Despite their emphasis on the gradual erosion of direct ties with Africa and African culture during the early nineteenth century, the Hortons assert that the African past provided a greater foundation for African-American culture than the European past did for European Americans. The authors support this less than convincing claim by noting the persistence of African influences on black American speech, food, religion, music, and folk life. If attention were given to the same categories of European culture, it would be clear that European patterns were at least as prominent a part of "white" culture in the United States. The weakness of this particular assertion, however, does not diminish the larger argument, presented most explicitly in Chapter Seven, that "the mingling of European and African styles" defined what was becoming recognized in Europe as a "uniquely American culture" (p. 161) by the antebellum decades. As African Americans were becoming more Europeanized, European Americans were likewise becoming more Africanized. Using a wealth of primary and secondary materials relating to work songs, black military bands, dance halls, music dives, street culture, and the pervasiveness of minstrelsy in American popular entertainment, the Hortons ably document "the infusion of African music into everyday life" (p. 156) that was "symbolic of the multiracial society" that had emerged in the United States (p. 162).
But juxtaposed against this cultural amalgamation was the growing racial exclusivity of the political realm. This process is made evident through a fascinating analysis of shifts in mob behavior from the 1790s to the 1840s. In the late eighteenth century, mobs were quasi-legitimate vehicles for political activism, and blacks (remember Crispus Attucks) were often conspicuous participants. By the 1820s, the expansion of democratic, though racially exclusive, institutions had largely discredited mob action as an appropriate form of political expression. Between the 1820s and 1840s, mob violence in the North and West came to be identified with lower class white attacks, fueled by racism and economic competition, on the increasingly visible urban black community. As blacks began organizing in earnest to claim their rights as Americans, white mob violence was used to restrict their ability to make political statements in the public sphere. Old traditions like Election Day and Pinkster celebrations were banned, black parades were frequent targets of mob attacks, and the representation of black culture in public was largely controlled by whites in blackface perpetuating the degrading stereotypes of the minstrel show. In what is perhaps the strongest chapter in the book, this material on culture, politics, and anti-black violence reinforces the authors' overarching argument for the centrality of African Americans in defining United States history and culture.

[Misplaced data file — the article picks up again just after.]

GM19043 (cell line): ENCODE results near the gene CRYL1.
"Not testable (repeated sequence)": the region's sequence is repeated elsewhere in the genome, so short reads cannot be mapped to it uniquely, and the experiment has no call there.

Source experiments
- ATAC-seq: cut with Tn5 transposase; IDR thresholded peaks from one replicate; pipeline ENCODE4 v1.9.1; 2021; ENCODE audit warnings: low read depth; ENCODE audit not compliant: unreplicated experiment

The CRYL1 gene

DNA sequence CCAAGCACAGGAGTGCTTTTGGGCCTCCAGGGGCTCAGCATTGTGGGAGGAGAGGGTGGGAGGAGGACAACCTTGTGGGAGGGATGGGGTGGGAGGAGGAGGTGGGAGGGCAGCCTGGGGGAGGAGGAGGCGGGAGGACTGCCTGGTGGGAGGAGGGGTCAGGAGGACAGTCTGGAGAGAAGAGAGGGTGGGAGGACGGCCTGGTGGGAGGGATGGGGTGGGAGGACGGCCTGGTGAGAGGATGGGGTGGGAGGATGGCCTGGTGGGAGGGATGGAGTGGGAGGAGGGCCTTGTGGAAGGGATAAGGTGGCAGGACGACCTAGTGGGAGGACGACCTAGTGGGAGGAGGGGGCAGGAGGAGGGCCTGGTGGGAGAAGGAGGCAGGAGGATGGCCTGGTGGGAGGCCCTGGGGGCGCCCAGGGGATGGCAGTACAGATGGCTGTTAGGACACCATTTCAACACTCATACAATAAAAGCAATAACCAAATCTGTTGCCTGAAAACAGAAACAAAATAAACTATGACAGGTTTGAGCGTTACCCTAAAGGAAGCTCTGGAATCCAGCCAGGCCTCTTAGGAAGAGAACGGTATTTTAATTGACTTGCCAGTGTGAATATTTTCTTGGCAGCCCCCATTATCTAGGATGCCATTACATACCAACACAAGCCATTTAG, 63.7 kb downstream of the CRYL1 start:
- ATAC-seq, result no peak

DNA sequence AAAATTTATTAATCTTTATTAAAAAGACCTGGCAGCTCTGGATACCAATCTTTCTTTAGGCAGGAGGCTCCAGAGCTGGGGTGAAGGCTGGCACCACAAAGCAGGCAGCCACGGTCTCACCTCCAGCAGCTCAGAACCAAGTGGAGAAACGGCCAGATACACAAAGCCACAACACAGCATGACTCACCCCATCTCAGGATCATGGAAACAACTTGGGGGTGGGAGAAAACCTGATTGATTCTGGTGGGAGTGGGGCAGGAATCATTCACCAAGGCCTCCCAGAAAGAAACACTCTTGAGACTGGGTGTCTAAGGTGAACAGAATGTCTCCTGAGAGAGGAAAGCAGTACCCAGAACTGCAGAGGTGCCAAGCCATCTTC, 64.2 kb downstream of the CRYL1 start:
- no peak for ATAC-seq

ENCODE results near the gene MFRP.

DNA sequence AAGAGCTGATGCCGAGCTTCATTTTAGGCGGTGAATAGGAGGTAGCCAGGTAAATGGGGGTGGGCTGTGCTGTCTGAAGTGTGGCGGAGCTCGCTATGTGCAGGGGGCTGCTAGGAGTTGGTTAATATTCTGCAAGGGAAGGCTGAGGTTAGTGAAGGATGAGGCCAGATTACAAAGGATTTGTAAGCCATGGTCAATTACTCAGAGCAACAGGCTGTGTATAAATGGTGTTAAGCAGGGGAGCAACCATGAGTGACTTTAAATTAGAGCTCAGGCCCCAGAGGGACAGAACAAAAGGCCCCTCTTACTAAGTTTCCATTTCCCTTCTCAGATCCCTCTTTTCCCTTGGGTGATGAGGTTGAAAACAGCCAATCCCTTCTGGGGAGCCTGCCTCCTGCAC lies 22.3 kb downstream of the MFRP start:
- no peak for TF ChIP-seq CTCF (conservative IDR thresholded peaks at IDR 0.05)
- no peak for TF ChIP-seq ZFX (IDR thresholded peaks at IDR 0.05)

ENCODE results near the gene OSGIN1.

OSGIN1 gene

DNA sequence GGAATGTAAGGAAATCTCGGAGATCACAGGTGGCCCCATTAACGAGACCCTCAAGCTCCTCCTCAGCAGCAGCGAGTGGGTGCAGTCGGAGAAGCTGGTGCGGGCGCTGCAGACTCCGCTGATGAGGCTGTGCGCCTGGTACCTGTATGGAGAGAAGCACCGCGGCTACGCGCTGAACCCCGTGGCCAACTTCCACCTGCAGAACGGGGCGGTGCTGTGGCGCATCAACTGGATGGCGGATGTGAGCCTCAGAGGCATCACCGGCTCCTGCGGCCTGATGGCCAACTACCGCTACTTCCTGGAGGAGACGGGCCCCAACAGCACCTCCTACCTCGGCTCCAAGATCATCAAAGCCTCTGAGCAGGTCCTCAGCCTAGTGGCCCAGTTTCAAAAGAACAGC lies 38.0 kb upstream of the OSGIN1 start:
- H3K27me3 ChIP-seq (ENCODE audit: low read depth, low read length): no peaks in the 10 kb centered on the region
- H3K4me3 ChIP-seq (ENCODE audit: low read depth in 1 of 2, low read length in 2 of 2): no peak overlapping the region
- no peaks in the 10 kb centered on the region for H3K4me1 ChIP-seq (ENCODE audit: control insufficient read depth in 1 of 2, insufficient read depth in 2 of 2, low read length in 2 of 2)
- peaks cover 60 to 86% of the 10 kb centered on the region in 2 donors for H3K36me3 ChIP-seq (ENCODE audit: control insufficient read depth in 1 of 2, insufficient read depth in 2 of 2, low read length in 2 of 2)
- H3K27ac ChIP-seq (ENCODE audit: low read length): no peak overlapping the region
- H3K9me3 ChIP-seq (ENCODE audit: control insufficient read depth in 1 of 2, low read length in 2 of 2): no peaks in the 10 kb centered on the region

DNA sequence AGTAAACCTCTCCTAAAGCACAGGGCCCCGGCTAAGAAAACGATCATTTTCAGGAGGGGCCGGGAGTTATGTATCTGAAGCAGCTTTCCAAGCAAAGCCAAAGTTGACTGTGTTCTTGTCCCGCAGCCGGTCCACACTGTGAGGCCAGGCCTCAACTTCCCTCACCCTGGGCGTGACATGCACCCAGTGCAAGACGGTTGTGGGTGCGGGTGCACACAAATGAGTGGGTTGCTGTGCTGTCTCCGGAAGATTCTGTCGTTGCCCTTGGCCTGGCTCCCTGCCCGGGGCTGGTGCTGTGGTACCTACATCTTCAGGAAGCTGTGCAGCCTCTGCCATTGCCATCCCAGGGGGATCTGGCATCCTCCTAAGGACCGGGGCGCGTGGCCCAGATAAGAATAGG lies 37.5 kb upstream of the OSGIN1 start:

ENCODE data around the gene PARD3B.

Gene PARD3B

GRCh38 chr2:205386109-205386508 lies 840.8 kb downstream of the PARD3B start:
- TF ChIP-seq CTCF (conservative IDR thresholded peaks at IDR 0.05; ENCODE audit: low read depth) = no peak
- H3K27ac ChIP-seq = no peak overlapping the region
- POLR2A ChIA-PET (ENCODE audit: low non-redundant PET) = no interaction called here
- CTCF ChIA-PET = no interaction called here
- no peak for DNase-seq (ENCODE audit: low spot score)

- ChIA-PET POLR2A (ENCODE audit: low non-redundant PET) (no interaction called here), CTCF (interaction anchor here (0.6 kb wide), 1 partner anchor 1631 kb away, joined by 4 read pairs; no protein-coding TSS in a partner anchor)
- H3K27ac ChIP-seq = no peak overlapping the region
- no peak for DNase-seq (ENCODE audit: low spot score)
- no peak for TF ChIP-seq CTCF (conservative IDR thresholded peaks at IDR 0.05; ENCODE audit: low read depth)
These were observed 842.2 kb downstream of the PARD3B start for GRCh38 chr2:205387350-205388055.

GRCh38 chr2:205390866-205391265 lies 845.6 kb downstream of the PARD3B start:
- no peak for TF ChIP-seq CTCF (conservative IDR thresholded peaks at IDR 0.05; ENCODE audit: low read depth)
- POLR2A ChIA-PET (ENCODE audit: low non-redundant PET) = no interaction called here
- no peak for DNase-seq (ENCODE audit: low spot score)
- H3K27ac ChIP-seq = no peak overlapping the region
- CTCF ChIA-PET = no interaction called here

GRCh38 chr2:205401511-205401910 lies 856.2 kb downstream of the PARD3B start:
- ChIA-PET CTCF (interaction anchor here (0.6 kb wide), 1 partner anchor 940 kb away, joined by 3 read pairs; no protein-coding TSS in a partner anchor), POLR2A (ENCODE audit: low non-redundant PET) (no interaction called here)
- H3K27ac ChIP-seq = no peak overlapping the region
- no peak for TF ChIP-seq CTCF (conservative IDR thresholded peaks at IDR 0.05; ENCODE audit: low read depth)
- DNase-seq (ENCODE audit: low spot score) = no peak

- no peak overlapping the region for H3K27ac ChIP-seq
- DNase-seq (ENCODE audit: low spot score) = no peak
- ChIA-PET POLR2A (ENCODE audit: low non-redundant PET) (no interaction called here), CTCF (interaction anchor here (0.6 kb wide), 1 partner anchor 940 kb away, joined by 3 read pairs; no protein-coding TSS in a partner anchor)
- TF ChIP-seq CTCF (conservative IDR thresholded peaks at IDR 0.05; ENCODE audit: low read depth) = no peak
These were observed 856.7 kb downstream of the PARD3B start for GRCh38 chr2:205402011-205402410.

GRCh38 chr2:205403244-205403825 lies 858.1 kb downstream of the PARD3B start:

The last two chapters of In Hope of Liberty focus on black Americans' continuing attempts between the 1830s and 1850s to organize for the abolition of slavery and to assert their claims for full inclusion as American citizens. These chapters are the least stimulating in the book and provide few new insights into the growth of antebellum black abolitionism. The Convention Movement, the role of black newspapers, interactions with paternalistic white abolitionists, the Underground Railroad, and the increasing militancy and independence of black activists after the 1840s all receive their due. The Hortons point out the different contributions of whites and blacks in the movement: blacks brought passion, personal experience, and unqualified commitment, while whites provided money, reformist zeal, and a level of legitimacy which blacks could not have attained themselves after the 1830s. The key events of the tumultuous 1850s are covered adequately, with particular emphasis on black militancy, the rhetoric of black manhood that pervaded the movement, and the revival of emigrationist schemes as the Slave Power conspiracy eroded black hopes for freedom in the United States. Once again the authors emphasize the ambivalence of African-American identity: blacks recognized their own centrality in forming the nation even as the prospect of finding acceptance in their homeland seemed ever more remote. A brief and rather perfunctory Epilogue on the onset of Civil War adds little to the volume.
I am most impressed by the Hortons' ability to recast the central themes of early American history by assessing them through the lens of African-American history. The authors craft their arguments with reference to important recent scholarship on the American and African-American past, and bring their narrative to life by rooting it in the well-documented experiences of dozens of African-American people--males and females; elites, middle classes, and the lower orders; the well-known and the obscure. Insightful analyses of multiracial interaction in colonial society, the meaning of the revolutionary era, and the centrality of black culture in shaping the nineteenth century United States challenge more traditional, racially exclusive conceptualizations of early American society. This ambitious work, then, is much more than a narrative of the experiences of free blacks in the North, yet it captures those experiences in all their variety better than any other volume to date. In Hope of Liberty should be read by specialists in both African-American history and the history of early America because of its success in integrating black history into the larger framework of the American past. It also will be useful as a teaching tool. The organization of the chapters makes each one (or, at times, two in conjunction) a fruitful source of lecture material on various topics and time periods. In addition, this book could work well as a text in both graduate and undergraduate classes. It accessible for undergraduates (as well as a broad nonacademic readership), yet contains some provocative ideas that are sure to generate discussion in graduate seminars. James and Lois Horton offer a profound interpretation of an emergent multiracial society that until recently has refused to see itself as such. More works like this one are needed to refine, or redefine, our understanding of just what sort of nation America is and how it came to be that way.
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Mitch Kachun. Review of Horton, James Oliver; Horton, Lois E., In Hope of Liberty: Culture, Community and Protest Among Northern Free Blacks, 1700-1860.